Diotima has become a forgotten face in the digital age. Originally made as foundry type by D. Stempel AG, it was a light design that, without the aid of ink squeeze, seemed too delicate when converted to photo and then to digital type. Its roman is wider than normal, while its italic is narrower than normal. It also lacks additional weights.
Linotype—heir to Stempel’s library—has just released Diotima Classic. Reinterpreted by Zapf von Hesse with the help of Akira Kobayashi, the new design includes a family of four weights (light, regular, bold, and heavy) with corresponding italics. There are small capitals and oldstyle figures—but no swash italic capitals. The lining figures have been redesigned to match the height of the capitals.
For Diotima Classic Regular, the widths of the roman have been reduced and its long serifs shortened. The italic has been widened (accomplished by reducing the width of the roman and shortening its long serifs). This results in a more balanced family, but the grace of the original Diotima Italic—a contender for the most beautiful italic metal typeface—has been lost along with the quirkiness.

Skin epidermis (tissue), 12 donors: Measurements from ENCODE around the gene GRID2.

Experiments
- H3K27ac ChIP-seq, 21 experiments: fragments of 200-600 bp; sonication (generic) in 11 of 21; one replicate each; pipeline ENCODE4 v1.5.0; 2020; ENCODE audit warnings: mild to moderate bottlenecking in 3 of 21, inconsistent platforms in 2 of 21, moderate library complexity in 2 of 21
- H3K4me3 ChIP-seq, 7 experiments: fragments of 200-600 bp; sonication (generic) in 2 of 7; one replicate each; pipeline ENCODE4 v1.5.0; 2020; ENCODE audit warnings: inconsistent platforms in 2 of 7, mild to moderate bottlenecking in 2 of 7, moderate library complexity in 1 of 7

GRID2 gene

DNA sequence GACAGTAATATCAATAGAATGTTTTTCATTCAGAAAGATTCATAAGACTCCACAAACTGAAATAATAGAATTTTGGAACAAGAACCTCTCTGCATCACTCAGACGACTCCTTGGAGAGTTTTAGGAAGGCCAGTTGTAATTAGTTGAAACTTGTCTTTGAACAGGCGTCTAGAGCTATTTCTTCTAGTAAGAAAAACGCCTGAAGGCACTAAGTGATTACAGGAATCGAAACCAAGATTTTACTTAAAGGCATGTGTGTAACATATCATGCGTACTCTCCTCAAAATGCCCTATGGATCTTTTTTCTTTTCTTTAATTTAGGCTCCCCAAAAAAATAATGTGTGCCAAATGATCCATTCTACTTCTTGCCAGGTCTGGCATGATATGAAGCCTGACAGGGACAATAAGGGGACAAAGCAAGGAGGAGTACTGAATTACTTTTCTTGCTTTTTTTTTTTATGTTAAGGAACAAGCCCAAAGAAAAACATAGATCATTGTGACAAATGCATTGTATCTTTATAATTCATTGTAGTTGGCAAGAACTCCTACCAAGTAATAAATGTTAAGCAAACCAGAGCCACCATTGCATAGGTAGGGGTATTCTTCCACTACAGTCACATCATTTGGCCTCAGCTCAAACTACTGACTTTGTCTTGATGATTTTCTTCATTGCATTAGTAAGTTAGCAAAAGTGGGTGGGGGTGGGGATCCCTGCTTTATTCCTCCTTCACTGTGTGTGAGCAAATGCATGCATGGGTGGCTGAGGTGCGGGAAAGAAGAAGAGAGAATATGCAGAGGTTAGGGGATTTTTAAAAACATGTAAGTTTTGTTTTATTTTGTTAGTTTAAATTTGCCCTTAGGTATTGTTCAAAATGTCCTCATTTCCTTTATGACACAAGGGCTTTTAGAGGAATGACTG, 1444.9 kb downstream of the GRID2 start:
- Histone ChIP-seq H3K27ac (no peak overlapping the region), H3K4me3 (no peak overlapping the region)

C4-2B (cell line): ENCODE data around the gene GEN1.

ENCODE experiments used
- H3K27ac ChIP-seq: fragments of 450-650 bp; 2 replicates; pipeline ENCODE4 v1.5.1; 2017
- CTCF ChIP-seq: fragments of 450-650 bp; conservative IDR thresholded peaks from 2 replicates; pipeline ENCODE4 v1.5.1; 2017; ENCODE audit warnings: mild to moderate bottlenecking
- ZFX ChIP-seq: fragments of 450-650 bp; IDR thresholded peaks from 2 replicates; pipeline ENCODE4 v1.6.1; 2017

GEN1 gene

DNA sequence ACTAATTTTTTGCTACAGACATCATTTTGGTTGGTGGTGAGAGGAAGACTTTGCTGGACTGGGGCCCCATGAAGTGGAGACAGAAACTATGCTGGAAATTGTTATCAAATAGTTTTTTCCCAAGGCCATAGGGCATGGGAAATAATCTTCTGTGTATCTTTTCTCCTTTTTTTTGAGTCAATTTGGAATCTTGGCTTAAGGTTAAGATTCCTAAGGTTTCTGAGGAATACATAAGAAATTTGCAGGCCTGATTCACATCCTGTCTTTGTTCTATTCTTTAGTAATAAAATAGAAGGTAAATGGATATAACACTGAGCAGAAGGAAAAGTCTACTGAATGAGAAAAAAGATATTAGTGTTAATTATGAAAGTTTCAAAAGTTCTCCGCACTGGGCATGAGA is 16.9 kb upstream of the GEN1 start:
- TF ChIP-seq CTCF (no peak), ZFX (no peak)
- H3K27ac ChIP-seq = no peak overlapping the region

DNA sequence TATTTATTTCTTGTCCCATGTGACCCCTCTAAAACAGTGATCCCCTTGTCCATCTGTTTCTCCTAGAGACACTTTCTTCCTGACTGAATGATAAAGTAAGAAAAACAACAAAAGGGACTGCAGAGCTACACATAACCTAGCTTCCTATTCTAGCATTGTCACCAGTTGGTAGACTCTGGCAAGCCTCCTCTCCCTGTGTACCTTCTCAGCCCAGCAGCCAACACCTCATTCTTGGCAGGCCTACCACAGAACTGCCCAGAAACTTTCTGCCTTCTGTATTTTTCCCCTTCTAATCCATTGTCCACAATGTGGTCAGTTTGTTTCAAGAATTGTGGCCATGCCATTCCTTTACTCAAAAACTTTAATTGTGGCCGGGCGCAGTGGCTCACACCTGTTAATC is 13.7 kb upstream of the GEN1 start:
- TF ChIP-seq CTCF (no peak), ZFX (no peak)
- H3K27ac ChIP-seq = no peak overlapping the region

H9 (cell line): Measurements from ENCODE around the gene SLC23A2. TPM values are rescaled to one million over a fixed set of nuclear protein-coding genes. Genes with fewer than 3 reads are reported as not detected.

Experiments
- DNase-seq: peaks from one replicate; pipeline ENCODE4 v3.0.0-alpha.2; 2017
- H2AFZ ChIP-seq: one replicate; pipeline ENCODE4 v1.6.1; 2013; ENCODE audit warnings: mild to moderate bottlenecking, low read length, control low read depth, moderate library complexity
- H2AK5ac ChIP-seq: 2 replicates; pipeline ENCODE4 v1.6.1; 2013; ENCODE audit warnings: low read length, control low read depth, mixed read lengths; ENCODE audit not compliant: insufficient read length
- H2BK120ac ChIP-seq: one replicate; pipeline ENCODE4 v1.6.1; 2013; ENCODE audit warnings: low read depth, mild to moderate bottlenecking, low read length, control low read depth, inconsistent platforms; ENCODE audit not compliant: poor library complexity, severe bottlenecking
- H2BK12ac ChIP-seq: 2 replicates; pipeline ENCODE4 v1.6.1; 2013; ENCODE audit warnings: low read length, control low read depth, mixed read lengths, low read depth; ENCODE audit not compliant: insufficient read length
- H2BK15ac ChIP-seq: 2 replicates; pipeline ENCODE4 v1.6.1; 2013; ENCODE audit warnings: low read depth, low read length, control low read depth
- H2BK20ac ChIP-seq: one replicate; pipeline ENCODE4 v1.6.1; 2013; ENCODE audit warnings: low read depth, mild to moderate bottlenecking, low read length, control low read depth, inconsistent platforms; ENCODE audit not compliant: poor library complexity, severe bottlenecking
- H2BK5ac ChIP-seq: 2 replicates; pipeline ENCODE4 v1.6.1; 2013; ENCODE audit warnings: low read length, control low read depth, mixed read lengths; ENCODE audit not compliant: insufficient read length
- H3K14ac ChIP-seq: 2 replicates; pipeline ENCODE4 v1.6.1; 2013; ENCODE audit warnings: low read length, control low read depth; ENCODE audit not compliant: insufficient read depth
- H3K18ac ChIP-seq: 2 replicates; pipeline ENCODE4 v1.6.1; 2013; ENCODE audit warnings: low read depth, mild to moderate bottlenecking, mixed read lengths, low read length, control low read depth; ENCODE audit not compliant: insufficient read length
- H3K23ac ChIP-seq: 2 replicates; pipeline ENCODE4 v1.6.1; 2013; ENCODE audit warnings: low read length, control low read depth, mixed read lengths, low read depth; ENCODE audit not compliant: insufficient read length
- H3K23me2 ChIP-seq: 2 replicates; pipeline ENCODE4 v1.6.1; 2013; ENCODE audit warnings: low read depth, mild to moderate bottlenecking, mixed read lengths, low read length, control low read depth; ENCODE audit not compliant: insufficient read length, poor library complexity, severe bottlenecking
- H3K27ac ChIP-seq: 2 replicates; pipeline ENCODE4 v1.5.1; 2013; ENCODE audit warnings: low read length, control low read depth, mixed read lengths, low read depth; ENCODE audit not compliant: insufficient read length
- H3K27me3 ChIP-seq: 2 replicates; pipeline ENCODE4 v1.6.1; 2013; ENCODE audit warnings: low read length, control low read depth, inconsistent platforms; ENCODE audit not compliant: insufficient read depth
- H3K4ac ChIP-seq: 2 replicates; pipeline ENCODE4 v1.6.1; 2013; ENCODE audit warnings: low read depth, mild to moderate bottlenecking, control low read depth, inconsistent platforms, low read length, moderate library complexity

There are also small changes made to individual letters: In the roman, the link of the g has been sloped to the right, making the letter less static; the degree of flaring on the right side of the crossbars of the f and t has been diminished; the Q has a longer and more elegant tail. In italics, the f now has an extraneous spur at the end of its upper stroke; and the lower horizontal of z now ends with a serif rather than a calligraphic fillip.
Diotima Classic is no longer the face that metal type worshipers remember, but maybe it will have its own fervent admirers.
FOUNDRY / linotype.com